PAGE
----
to build metacity from CVS without building any other modules.
As long as you have gtk+ >= 3.0 and GIO >= 2.25.10 with your distro
(gtk+ >= 2.6 if you manually revert the change from bug 348633), you
should be able to install your distro's development packagesh
(e.g. gtk2-devel, glib-devel, startup-notification-devel on
Fedora; also, remember to install the gnome-common package which is
needed for building cvs versions of Gnome modules like Metacity) as
well as the standard development tools (gcc, autoconf, automake,
pkg-config, intltool, and libtool) and be ready to build and test
Metacity. Steps to do so:
$ svn checkout metacity
$ cd metacity
$ ./ --prefix /usr
$ make
$ ./src/metacity --replace
Again, note that you do not need to run 'make install'.
Relevant standards and X properties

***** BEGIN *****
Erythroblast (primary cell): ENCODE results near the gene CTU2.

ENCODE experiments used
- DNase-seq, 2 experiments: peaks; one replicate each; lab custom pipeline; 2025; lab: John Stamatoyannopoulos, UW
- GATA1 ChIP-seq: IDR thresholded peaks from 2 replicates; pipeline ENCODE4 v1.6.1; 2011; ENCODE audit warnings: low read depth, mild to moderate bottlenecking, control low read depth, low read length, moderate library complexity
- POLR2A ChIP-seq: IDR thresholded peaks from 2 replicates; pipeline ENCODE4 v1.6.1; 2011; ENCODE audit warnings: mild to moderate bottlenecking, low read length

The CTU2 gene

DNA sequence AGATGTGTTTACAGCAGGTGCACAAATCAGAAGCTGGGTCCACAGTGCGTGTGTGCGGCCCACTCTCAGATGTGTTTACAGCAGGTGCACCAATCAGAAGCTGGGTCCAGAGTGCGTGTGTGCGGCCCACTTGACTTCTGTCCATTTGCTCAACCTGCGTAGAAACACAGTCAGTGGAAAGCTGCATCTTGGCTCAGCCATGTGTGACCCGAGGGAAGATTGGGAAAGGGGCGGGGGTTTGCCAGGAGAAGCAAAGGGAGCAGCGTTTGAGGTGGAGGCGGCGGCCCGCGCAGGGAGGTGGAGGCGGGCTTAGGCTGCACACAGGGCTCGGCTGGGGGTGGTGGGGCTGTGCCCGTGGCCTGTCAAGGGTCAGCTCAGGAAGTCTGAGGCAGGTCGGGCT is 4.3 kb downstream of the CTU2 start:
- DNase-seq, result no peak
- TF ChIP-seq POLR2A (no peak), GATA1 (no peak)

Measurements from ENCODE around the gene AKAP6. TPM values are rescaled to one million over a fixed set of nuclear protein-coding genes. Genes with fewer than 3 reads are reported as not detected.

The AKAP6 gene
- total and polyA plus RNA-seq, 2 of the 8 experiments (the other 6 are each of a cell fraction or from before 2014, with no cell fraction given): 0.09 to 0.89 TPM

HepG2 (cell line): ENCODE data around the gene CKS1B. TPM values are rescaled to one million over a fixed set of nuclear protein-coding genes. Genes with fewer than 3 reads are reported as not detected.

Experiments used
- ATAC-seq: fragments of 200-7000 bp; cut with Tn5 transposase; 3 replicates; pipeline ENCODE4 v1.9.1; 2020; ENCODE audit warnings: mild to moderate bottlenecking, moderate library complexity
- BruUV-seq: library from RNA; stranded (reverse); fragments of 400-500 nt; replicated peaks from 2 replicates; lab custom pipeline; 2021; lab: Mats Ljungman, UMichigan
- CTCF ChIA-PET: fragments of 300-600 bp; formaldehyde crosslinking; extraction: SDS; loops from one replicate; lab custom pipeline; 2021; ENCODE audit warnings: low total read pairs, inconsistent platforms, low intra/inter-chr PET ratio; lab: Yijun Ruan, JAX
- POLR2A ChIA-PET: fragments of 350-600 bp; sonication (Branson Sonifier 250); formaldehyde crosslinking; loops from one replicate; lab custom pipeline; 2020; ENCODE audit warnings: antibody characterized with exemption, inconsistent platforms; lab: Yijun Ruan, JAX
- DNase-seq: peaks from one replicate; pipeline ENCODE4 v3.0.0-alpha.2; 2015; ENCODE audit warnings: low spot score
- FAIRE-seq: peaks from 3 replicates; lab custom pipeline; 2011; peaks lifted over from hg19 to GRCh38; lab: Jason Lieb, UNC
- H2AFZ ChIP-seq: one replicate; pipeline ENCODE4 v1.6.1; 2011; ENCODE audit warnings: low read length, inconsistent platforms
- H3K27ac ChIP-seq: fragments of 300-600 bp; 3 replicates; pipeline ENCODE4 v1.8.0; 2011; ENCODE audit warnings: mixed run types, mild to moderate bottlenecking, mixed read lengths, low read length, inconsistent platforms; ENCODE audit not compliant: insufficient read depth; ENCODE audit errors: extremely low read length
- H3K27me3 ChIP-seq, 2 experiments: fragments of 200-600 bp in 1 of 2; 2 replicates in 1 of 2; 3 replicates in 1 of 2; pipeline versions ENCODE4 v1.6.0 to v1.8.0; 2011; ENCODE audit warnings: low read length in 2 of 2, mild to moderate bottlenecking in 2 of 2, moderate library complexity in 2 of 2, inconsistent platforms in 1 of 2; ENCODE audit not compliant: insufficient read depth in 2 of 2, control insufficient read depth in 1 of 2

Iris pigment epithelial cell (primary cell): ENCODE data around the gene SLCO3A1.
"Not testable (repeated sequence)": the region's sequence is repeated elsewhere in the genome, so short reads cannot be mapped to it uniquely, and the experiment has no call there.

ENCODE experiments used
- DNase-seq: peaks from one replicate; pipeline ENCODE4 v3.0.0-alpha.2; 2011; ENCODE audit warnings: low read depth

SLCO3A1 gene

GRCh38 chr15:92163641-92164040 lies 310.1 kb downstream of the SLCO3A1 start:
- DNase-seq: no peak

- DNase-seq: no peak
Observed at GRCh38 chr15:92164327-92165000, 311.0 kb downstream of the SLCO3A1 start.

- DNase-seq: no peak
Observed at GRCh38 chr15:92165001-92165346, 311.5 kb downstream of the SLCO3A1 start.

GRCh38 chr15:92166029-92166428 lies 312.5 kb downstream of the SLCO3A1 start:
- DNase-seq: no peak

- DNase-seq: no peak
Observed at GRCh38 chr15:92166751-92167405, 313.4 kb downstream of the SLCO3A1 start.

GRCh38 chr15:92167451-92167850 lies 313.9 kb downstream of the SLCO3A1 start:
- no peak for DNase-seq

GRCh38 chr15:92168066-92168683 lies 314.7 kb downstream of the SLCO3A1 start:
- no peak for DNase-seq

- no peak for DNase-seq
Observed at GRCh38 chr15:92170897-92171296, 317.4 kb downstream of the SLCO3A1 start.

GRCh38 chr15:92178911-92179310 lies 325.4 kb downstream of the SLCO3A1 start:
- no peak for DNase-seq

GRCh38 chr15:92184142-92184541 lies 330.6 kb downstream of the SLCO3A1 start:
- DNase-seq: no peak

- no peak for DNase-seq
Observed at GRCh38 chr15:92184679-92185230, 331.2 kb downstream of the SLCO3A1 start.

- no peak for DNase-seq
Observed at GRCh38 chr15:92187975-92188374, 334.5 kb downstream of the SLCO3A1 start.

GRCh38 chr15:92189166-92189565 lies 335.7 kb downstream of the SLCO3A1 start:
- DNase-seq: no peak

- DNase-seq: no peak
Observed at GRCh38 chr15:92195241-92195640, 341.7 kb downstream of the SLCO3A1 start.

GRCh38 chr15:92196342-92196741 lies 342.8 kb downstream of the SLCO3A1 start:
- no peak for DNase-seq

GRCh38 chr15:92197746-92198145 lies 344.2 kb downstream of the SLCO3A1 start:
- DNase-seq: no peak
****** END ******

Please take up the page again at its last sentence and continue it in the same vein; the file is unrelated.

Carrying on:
There are two documents that describe some basics about how window
managers should behave: the ICCCM (Inter-Client Communication Conventions
Manual) and EWMH (Extended Window Manager Hints). You can find these at
the following locations:
The ICCCM is usually available in RPM or DEB format as well. There is
actually an online version of the EWMH, but it is almost always woefully
out of date. Just get it from cvs with these commands (the backslash
means include the stuff from the next line):
cvs -d login
cvs -d \
checkout wm-spec
If you do, you'll probably end up catching up on your sleep instead of
hacking on Metacity. ;-) Instead, just look at the table of contents and
glance at a page or two to get an idea of what's in there. Then only